Mamta (Anushka Sharma) and Mauji (Varun Dhawan) have been married for quite some time, but there is hardly any chemistry between them, leave aside biology. Most of the time, Mamta is either fetching water from outside the house or is making tea for her father-in-law, played by Raghuvir Yadav. On the other hand, Mauji is busy playing the lapdog to his employers, the Bansals, who own a shop in the heart of a big city.
Though the director, Sharat Katariya, hasn’t named the places, it’s evident he is talking about Delhi and Ghaziabad. This could be any city’s story though.
Mamta and Mauji show basic respect for each other, a must deliverable for married couples in traditional social set-up in India. Even then they have a lot to explore together; incidentally, they haven’t yet touched each other, informs the opening voice-over in the film.
So, when Mamta sees Mauji happily playing a dog during a party at the Bansals, she gets heartbroken. Despite being on the wrong side of the line of poverty, she never expected this. She can still put up with this, but Mauji’s inability to see anything problematic in his actions devastates her from inside.
In fact, if you take a look at Karatiya’s last directorial, Dum Laga Ke Haisha, you’ll find the female lead’s desire to live a dignified life playing a significant role in the development of the characters around her. Like Sandhya, Mamta is not ready to strip herself of the basic respect one deserves. She isn’t as skillful as Mauji, but she is ready to lend him the support he requires.
Her pain is channelised in her dialogue when she meekly retorts, “Yahi sab aata hai kya aapko (Do you know only this?),” in response to Mauji’s emotionally charged question, “Toh kya circus me bharti ho jaun (Should I join the circus?).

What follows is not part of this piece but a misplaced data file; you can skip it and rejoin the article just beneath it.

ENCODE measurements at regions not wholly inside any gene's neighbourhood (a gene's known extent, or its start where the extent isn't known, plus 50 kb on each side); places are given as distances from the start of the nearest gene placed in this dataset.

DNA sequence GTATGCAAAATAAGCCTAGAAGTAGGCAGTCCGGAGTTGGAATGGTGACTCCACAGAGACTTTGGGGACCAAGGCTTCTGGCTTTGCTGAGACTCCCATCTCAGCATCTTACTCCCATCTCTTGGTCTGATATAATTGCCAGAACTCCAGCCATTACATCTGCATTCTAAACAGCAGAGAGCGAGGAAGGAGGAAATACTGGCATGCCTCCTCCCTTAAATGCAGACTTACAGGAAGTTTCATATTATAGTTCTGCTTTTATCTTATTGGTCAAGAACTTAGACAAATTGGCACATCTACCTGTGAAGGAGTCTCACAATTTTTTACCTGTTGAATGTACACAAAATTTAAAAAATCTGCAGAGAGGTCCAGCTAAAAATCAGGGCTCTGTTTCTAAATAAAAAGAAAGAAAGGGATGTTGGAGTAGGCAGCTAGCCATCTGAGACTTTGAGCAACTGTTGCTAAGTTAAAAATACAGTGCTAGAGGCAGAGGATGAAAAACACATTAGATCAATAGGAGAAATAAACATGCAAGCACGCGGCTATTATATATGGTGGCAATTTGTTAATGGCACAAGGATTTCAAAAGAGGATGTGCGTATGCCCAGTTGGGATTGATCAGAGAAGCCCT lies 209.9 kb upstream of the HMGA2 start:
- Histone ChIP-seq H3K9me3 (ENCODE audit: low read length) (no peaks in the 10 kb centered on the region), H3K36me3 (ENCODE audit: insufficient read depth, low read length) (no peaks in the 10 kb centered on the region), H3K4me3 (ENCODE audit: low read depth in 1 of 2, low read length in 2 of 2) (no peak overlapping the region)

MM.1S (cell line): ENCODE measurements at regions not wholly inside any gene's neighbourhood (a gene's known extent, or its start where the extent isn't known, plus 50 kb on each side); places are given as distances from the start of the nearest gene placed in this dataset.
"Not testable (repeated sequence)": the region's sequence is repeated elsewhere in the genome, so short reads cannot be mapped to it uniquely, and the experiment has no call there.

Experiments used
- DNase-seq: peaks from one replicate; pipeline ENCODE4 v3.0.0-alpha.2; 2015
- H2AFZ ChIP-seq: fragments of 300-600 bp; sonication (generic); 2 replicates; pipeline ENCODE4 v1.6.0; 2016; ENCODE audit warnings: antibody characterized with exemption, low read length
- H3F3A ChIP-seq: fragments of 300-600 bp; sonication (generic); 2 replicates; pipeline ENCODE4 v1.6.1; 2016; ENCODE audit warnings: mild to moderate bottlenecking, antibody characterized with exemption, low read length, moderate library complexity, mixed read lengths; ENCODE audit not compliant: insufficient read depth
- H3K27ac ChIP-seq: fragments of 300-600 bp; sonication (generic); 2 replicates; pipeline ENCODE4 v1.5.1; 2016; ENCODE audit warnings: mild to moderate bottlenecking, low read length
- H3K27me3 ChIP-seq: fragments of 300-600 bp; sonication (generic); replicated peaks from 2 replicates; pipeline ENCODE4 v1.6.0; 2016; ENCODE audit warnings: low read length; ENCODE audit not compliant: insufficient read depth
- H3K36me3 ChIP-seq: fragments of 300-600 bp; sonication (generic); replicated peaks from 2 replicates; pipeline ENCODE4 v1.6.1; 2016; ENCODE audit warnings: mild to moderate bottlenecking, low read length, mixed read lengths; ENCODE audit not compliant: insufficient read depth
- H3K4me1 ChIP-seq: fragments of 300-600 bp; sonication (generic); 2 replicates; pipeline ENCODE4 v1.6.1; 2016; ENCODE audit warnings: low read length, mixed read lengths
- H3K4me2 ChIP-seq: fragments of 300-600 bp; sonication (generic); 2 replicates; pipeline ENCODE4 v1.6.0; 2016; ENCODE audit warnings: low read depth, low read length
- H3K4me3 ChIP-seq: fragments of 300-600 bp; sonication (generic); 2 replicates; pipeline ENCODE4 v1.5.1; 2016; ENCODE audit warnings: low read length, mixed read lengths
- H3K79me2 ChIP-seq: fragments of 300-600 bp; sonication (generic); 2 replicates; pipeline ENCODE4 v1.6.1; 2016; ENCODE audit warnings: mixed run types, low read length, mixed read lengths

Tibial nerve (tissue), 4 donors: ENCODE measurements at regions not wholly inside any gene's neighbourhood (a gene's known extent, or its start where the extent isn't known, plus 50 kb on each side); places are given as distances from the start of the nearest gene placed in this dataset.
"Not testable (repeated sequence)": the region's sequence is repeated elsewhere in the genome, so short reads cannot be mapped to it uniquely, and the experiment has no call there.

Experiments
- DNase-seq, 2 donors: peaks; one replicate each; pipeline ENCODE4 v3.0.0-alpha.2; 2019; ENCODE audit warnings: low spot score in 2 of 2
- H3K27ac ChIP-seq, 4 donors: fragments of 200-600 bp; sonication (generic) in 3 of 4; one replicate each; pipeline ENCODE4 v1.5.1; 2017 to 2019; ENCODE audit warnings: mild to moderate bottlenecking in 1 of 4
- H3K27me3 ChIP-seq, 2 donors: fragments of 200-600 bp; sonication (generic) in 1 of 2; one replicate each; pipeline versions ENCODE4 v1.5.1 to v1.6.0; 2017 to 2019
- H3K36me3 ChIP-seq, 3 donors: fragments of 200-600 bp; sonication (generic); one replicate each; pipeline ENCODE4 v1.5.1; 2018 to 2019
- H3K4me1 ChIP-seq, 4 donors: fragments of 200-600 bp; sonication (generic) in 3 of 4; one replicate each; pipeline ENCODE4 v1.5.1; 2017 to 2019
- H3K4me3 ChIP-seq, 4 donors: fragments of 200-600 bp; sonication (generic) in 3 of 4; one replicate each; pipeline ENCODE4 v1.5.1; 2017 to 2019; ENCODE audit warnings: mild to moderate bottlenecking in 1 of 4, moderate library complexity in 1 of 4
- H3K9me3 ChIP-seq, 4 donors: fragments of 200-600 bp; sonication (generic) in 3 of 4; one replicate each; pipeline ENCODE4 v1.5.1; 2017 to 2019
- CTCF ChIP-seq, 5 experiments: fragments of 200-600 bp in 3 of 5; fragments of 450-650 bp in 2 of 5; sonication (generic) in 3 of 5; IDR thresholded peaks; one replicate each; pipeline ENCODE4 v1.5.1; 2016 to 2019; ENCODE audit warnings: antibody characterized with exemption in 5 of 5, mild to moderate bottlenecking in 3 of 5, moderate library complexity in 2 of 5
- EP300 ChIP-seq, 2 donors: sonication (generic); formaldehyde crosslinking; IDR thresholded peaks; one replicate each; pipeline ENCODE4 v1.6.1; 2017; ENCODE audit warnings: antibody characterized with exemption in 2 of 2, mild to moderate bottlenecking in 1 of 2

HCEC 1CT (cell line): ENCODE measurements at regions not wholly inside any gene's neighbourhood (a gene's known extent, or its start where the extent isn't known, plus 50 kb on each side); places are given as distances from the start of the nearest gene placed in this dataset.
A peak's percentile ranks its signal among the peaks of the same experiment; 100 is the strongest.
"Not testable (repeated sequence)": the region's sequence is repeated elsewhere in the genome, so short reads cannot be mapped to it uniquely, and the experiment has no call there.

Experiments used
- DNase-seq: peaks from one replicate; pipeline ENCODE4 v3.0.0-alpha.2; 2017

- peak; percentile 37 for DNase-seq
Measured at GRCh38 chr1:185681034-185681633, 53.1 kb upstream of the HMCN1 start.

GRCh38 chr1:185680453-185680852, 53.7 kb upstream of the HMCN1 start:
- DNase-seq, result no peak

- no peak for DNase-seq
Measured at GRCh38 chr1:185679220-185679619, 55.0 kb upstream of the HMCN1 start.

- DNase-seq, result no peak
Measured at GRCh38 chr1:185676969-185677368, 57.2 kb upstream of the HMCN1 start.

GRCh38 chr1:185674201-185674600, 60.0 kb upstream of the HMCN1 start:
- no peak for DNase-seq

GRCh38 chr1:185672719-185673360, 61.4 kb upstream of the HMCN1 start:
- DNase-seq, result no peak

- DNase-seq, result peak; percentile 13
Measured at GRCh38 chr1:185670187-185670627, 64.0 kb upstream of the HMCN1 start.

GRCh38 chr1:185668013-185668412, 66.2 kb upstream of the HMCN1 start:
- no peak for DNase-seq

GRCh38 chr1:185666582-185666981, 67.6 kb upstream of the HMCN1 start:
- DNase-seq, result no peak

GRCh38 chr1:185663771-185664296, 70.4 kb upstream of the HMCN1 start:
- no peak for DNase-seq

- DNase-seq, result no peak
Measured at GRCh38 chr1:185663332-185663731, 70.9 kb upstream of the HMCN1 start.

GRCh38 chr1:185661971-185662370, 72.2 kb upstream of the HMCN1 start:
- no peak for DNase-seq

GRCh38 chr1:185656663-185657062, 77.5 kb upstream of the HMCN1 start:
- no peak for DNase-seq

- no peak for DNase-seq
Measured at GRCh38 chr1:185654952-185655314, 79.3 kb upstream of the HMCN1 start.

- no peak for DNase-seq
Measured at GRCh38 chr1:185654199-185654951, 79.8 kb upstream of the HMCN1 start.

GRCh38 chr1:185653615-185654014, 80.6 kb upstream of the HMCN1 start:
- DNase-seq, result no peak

The set-up couldn’t be simpler. There’s a retired father, who has never been anything more than a wallflower, and a mother whose only wish is to get two buckets of water before the municipality stops the supply for the day. They keep mumbling to themselves and don’t know from where there next meal will come from in the hours of crisis. They have never known the value of hope and dreams.
This is where Katariya’s film starts to take concrete shape. Here’s a woman who is ready to give it all up for her husband, whom she thinks is skillful enough to run his own show. She is quite aware of her own self as well. In a scene when Mauji gets agitated and talks about his hard work, she humbly reminds him that they are together in this.
It’s that part of the society which isn’t as aspirational as the educated middle class living and thriving in mega cities. Katariya’s people are struggling to make the ends meet but they can sense opportunities.
Unfortunately, these opportunities come too fast and too abruptly in Sui Dhaaga. At times, you’ll feel that they are having it too easy and in real life, things might not be as dramatic as they are in the film.
Not to spill the beans, but important aspects like the generation of fund to start a company haven’t been kept out of the screenplay. The lead actors seem facing difficulty to adjust to their surroundings. The casting of support cast, especially their clothing and make-up, is spot on. Raghuvir Yadav, in one of the final scenes, will charm you the way only he can.
Actually, Sui Dhaaga has been conceived well. It tries to include what’s been left by the mainstream filmmaking for years. In my opinion, its biggest success is the simplicity of idea. It’s not exactly a success if it doesn’t reach to the bottom.
Varun Dhawan surprises with his willingness to take risks. Who would have thought he could play a docile character with such ease? He weaves his suits and charm with equal finesse. Anushka Sharma holds her own and never lets anyone snatch her spotlight.
At 122 minutes, Sui Dhaaga is endearing for sure.